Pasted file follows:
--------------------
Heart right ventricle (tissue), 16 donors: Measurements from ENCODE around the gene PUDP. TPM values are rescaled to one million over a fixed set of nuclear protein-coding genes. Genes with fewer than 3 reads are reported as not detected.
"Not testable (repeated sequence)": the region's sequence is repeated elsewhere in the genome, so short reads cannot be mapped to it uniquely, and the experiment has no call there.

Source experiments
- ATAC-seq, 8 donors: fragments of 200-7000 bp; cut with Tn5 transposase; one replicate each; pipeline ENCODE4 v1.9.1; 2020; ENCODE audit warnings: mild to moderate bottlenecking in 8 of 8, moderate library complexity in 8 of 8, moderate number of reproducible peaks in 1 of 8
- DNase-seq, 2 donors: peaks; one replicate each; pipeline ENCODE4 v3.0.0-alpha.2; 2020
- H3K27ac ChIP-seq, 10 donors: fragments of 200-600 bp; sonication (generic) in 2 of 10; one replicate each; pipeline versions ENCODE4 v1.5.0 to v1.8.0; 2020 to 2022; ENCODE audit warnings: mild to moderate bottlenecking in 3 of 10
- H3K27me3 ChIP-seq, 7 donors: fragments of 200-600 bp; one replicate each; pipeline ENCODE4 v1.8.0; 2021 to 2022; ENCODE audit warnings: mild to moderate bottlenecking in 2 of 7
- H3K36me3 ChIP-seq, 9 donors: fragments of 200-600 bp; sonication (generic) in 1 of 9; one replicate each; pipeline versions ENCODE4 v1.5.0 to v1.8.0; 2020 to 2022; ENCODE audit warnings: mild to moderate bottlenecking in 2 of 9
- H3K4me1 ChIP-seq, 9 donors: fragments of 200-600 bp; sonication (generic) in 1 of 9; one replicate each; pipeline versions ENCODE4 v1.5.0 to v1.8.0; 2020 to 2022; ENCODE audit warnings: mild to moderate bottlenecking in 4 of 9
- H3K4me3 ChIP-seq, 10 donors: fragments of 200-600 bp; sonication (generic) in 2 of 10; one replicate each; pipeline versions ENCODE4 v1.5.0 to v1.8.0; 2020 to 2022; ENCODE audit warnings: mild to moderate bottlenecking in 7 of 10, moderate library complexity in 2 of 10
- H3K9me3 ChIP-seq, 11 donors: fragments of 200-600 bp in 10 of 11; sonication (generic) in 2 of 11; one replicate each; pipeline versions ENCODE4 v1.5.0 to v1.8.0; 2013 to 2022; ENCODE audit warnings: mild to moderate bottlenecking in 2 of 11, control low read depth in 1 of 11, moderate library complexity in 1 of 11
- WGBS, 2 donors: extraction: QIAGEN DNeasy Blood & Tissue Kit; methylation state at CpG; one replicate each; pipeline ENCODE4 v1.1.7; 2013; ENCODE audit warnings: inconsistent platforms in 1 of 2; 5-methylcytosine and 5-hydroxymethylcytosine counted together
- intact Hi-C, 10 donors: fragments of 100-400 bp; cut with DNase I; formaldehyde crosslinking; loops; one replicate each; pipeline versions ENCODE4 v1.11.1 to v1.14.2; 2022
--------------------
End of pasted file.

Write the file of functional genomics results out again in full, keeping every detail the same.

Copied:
Heart right ventricle (tissue), 16 donors: Measurements from ENCODE around the gene PUDP. TPM values are rescaled to one million over a fixed set of nuclear protein-coding genes. Genes with fewer than 3 reads are reported as not detected.
"Not testable (repeated sequence)": the region's sequence is repeated elsewhere in the genome, so short reads cannot be mapped to it uniquely, and the experiment has no call there.

Source experiments
- ATAC-seq, 8 donors: fragments of 200-7000 bp; cut with Tn5 transposase; one replicate each; pipeline ENCODE4 v1.9.1; 2020; ENCODE audit warnings: mild to moderate bottlenecking in 8 of 8, moderate library complexity in 8 of 8, moderate number of reproducible peaks in 1 of 8
- DNase-seq, 2 donors: peaks; one replicate each; pipeline ENCODE4 v3.0.0-alpha.2; 2020
- H3K27ac ChIP-seq, 10 donors: fragments of 200-600 bp; sonication (generic) in 2 of 10; one replicate each; pipeline versions ENCODE4 v1.5.0 to v1.8.0; 2020 to 2022; ENCODE audit warnings: mild to moderate bottlenecking in 3 of 10
- H3K27me3 ChIP-seq, 7 donors: fragments of 200-600 bp; one replicate each; pipeline ENCODE4 v1.8.0; 2021 to 2022; ENCODE audit warnings: mild to moderate bottlenecking in 2 of 7
- H3K36me3 ChIP-seq, 9 donors: fragments of 200-600 bp; sonication (generic) in 1 of 9; one replicate each; pipeline versions ENCODE4 v1.5.0 to v1.8.0; 2020 to 2022; ENCODE audit warnings: mild to moderate bottlenecking in 2 of 9
- H3K4me1 ChIP-seq, 9 donors: fragments of 200-600 bp; sonication (generic) in 1 of 9; one replicate each; pipeline versions ENCODE4 v1.5.0 to v1.8.0; 2020 to 2022; ENCODE audit warnings: mild to moderate bottlenecking in 4 of 9
- H3K4me3 ChIP-seq, 10 donors: fragments of 200-600 bp; sonication (generic) in 2 of 10; one replicate each; pipeline versions ENCODE4 v1.5.0 to v1.8.0; 2020 to 2022; ENCODE audit warnings: mild to moderate bottlenecking in 7 of 10, moderate library complexity in 2 of 10
- H3K9me3 ChIP-seq, 11 donors: fragments of 200-600 bp in 10 of 11; sonication (generic) in 2 of 11; one replicate each; pipeline versions ENCODE4 v1.5.0 to v1.8.0; 2013 to 2022; ENCODE audit warnings: mild to moderate bottlenecking in 2 of 11, control low read depth in 1 of 11, moderate library complexity in 1 of 11
- WGBS, 2 donors: extraction: QIAGEN DNeasy Blood & Tissue Kit; methylation state at CpG; one replicate each; pipeline ENCODE4 v1.1.7; 2013; ENCODE audit warnings: inconsistent platforms in 1 of 2; 5-methylcytosine and 5-hydroxymethylcytosine counted together
- intact Hi-C, 10 donors: fragments of 100-400 bp; cut with DNase I; formaldehyde crosslinking; loops; one replicate each; pipeline versions ENCODE4 v1.11.1 to v1.14.2; 2022